Interview with Simon Perchik

Library Journal called him the most widely published unknown poet. However, I’ve followed Simon Perchik’s poetry for decades. His newest book, THE ROSENBLUM POEMS (Cholla Needles), is 140 poems written in triplets.

This coffee is still learning, spills
sweetens night after night
the way fireflies flavor their legs


then wait for the rippling hum

that’s not a bat

And, one of my favorites:

You keep the limp, stoop
the way this cane
lets you pretend its wood

can heal

At almost a century old, Perchik’s work certainly deals with aging, but most deeply with perception. Those triplets give me, as a reader, a sense of motion, uncertainty, even possibility.

Miriam’s Well is very happy to have an interview from the poet that answers the blogs usual three questions:

1. What is your personal/aesthetic relationship to the poetic line? That is, how do you understand it, use it, etc.
2. Do you find a relationship between words and writing and the human body? Or between your writing and your body?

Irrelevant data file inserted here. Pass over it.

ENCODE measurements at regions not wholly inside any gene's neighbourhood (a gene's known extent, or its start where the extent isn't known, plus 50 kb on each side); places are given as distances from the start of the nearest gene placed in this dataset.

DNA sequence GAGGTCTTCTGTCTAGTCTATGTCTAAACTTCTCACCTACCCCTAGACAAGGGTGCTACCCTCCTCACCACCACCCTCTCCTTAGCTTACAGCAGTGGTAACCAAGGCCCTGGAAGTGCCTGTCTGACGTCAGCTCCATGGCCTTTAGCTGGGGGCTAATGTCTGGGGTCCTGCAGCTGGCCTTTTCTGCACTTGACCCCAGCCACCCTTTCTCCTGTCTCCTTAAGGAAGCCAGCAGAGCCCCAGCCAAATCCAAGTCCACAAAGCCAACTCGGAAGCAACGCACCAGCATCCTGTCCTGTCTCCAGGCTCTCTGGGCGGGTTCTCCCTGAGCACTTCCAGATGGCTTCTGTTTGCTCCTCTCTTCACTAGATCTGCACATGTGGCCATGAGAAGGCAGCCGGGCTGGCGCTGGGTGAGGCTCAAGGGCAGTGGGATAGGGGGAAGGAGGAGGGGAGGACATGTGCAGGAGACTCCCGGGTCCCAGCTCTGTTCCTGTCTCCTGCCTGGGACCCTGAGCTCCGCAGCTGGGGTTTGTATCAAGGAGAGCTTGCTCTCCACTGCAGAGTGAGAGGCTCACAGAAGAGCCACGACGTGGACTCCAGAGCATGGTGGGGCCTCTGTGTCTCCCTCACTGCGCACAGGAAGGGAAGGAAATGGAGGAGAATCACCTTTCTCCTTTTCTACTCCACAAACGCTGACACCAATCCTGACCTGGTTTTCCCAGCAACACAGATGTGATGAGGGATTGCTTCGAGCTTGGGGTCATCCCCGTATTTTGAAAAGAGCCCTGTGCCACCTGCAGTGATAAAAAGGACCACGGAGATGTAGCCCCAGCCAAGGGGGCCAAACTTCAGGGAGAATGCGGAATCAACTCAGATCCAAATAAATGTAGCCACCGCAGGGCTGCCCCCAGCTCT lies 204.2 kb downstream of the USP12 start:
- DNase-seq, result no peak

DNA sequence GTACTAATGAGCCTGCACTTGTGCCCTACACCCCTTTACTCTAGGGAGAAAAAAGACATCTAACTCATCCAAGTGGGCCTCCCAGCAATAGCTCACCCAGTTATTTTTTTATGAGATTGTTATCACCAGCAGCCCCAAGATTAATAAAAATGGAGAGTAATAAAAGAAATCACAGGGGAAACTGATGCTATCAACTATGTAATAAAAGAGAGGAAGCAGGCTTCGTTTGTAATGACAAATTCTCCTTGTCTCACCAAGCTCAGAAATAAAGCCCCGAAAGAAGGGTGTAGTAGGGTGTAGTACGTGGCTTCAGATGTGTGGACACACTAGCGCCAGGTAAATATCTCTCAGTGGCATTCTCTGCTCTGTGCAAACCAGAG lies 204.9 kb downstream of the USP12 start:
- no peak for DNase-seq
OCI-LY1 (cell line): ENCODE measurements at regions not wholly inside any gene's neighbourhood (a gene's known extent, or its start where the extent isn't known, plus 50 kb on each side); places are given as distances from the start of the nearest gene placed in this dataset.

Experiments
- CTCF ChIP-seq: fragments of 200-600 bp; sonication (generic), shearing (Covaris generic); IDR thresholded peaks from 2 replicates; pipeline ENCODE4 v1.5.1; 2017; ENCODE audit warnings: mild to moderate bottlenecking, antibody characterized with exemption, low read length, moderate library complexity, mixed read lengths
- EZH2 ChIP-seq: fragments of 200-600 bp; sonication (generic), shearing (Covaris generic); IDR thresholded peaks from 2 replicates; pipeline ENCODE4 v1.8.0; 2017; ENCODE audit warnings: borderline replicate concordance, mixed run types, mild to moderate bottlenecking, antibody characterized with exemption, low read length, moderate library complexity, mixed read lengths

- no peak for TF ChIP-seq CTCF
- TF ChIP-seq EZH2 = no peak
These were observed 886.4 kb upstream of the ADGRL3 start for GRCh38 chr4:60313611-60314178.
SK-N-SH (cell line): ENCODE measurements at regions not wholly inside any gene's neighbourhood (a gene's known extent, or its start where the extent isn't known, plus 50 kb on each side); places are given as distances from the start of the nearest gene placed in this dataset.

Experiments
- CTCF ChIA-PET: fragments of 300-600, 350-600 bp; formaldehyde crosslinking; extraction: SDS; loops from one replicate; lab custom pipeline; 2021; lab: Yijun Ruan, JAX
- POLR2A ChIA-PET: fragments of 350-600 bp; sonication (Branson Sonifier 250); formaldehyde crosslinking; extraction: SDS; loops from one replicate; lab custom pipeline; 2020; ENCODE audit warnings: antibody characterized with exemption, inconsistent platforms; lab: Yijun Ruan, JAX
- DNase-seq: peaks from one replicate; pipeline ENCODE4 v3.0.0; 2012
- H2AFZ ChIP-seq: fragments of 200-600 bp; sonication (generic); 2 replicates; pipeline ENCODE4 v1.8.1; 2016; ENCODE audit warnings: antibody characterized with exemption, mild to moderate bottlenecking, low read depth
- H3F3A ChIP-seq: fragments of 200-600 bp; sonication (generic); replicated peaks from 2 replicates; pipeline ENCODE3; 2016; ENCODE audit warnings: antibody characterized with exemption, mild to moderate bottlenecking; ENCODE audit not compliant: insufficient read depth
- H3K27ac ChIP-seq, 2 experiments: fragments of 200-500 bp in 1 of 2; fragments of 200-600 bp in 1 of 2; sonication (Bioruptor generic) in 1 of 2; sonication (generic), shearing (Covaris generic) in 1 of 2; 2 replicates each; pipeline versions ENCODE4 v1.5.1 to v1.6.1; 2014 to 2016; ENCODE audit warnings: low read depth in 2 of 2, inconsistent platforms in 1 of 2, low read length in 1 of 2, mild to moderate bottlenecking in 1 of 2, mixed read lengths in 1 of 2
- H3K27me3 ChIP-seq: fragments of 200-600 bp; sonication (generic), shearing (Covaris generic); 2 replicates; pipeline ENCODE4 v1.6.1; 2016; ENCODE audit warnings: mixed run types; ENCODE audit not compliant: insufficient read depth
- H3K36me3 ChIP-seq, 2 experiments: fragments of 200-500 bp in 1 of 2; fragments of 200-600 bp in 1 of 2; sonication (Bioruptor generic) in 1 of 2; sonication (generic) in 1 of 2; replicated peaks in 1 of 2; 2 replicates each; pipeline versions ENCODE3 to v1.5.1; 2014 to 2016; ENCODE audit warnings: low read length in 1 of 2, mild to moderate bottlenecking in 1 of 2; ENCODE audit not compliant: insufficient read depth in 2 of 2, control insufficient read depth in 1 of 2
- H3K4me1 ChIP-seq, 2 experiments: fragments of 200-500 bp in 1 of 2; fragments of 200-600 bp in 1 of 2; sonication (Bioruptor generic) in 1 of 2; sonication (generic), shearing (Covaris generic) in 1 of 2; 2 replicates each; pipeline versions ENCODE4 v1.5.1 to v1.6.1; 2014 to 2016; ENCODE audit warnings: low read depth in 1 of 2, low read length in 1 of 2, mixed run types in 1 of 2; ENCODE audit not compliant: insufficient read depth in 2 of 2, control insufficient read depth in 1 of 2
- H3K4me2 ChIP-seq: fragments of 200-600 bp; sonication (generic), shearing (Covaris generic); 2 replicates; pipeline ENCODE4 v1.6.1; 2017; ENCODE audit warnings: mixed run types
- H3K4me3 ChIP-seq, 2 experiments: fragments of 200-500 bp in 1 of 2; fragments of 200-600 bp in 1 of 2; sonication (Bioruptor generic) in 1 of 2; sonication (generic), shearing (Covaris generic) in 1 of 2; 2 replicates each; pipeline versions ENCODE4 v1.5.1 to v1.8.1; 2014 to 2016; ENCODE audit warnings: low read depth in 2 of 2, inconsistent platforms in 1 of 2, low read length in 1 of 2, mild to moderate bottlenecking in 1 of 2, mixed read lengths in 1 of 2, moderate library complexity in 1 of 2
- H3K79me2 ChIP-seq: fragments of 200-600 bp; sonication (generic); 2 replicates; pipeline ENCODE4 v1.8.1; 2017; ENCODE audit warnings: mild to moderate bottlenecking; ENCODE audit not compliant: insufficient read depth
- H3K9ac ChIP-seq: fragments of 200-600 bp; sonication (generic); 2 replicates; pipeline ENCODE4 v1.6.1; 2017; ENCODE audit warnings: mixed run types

3. Is there anything you dislike about being a poet?

Perchik:
1. Enjambment is an important concern for me.The line should have a feel so that it’s not just chopped-up prose with wide margins. Not only the reader’s breath must be considered but surprise and the tension so necessary to the text.
 
2. If there is a relationship I’m not aware of it. I do know that in the process of writing I often find myself agitated and often find my heart beating faster and louder. I just consider that a cost of doing business.
 
3. I’ve never considered myself a poet; just someone who writes poetry. In fact, except for a few close friends I never told people I wrote poetry. I think the title “poet” is something others call you, not something you call yourself by.

Review of TO CLEAVE by Barbara Rockman

Barbara Rockman’s second book, TO CLEAVE, (University of New Mexico Press) takes the ordinary world and makes it extraordinary through observation. There are peaches on a plate, deer breathing, a locket, birds, often the color red…all of these arrange the world and the self. These poems have a quality of slowing down time. It’s as if there is a usual narrative—marriage, family, children—set against a series of timeless moments.

Chamber Music

Twice this summer the thrashers
produced young in the nest
under the porch eaves, and twice